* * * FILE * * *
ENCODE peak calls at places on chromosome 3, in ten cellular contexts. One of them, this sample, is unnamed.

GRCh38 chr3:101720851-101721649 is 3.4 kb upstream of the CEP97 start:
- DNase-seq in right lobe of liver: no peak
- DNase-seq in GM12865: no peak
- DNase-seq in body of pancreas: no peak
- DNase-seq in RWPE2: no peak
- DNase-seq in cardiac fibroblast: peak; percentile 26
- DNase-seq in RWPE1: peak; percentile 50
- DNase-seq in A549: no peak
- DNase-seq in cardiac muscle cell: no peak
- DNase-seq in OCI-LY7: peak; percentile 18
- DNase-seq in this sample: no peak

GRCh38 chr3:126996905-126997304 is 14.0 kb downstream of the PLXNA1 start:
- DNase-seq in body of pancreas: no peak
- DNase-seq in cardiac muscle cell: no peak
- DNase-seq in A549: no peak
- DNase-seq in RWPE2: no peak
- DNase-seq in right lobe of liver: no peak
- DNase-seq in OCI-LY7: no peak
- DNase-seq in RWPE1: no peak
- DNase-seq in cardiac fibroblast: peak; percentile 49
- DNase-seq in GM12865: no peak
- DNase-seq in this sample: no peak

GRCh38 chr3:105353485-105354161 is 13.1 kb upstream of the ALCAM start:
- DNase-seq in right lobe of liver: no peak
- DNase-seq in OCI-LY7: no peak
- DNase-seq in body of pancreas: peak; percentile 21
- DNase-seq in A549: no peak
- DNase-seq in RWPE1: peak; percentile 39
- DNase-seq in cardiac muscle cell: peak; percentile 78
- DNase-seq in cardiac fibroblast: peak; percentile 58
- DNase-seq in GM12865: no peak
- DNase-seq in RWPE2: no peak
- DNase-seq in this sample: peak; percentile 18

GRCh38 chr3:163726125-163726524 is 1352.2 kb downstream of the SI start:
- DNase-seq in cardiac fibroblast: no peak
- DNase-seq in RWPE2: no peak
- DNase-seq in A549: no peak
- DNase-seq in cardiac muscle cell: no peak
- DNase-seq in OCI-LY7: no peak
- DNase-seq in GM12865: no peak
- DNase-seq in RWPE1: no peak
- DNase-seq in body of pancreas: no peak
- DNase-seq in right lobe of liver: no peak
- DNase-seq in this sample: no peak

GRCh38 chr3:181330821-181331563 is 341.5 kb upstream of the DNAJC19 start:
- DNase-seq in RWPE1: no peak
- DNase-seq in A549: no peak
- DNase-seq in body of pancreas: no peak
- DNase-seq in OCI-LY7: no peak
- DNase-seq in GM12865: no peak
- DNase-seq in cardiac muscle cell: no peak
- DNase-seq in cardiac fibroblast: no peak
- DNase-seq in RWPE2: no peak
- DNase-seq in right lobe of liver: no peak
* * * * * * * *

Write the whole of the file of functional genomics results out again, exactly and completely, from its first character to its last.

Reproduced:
ENCODE peak calls at places on chromosome 3, in ten cellular contexts. One of them, this sample, is unnamed.

GRCh38 chr3:101720851-101721649 is 3.4 kb upstream of the CEP97 start:
- DNase-seq in right lobe of liver: no peak
- DNase-seq in GM12865: no peak
- DNase-seq in body of pancreas: no peak
- DNase-seq in RWPE2: no peak
- DNase-seq in cardiac fibroblast: peak; percentile 26
- DNase-seq in RWPE1: peak; percentile 50
- DNase-seq in A549: no peak
- DNase-seq in cardiac muscle cell: no peak
- DNase-seq in OCI-LY7: peak; percentile 18
- DNase-seq in this sample: no peak

GRCh38 chr3:126996905-126997304 is 14.0 kb downstream of the PLXNA1 start:
- DNase-seq in body of pancreas: no peak
- DNase-seq in cardiac muscle cell: no peak
- DNase-seq in A549: no peak
- DNase-seq in RWPE2: no peak
- DNase-seq in right lobe of liver: no peak
- DNase-seq in OCI-LY7: no peak
- DNase-seq in RWPE1: no peak
- DNase-seq in cardiac fibroblast: peak; percentile 49
- DNase-seq in GM12865: no peak
- DNase-seq in this sample: no peak

GRCh38 chr3:105353485-105354161 is 13.1 kb upstream of the ALCAM start:
- DNase-seq in right lobe of liver: no peak
- DNase-seq in OCI-LY7: no peak
- DNase-seq in body of pancreas: peak; percentile 21
- DNase-seq in A549: no peak
- DNase-seq in RWPE1: peak; percentile 39
- DNase-seq in cardiac muscle cell: peak; percentile 78
- DNase-seq in cardiac fibroblast: peak; percentile 58
- DNase-seq in GM12865: no peak
- DNase-seq in RWPE2: no peak
- DNase-seq in this sample: peak; percentile 18

GRCh38 chr3:163726125-163726524 is 1352.2 kb downstream of the SI start:
- DNase-seq in cardiac fibroblast: no peak
- DNase-seq in RWPE2: no peak
- DNase-seq in A549: no peak
- DNase-seq in cardiac muscle cell: no peak
- DNase-seq in OCI-LY7: no peak
- DNase-seq in GM12865: no peak
- DNase-seq in RWPE1: no peak
- DNase-seq in body of pancreas: no peak
- DNase-seq in right lobe of liver: no peak
- DNase-seq in this sample: no peak

GRCh38 chr3:181330821-181331563 is 341.5 kb upstream of the DNAJC19 start:
- DNase-seq in RWPE1: no peak
- DNase-seq in A549: no peak
- DNase-seq in body of pancreas: no peak
- DNase-seq in OCI-LY7: no peak
- DNase-seq in GM12865: no peak
- DNase-seq in cardiac muscle cell: no peak
- DNase-seq in cardiac fibroblast: no peak
- DNase-seq in RWPE2: no peak
- DNase-seq in right lobe of liver: no peak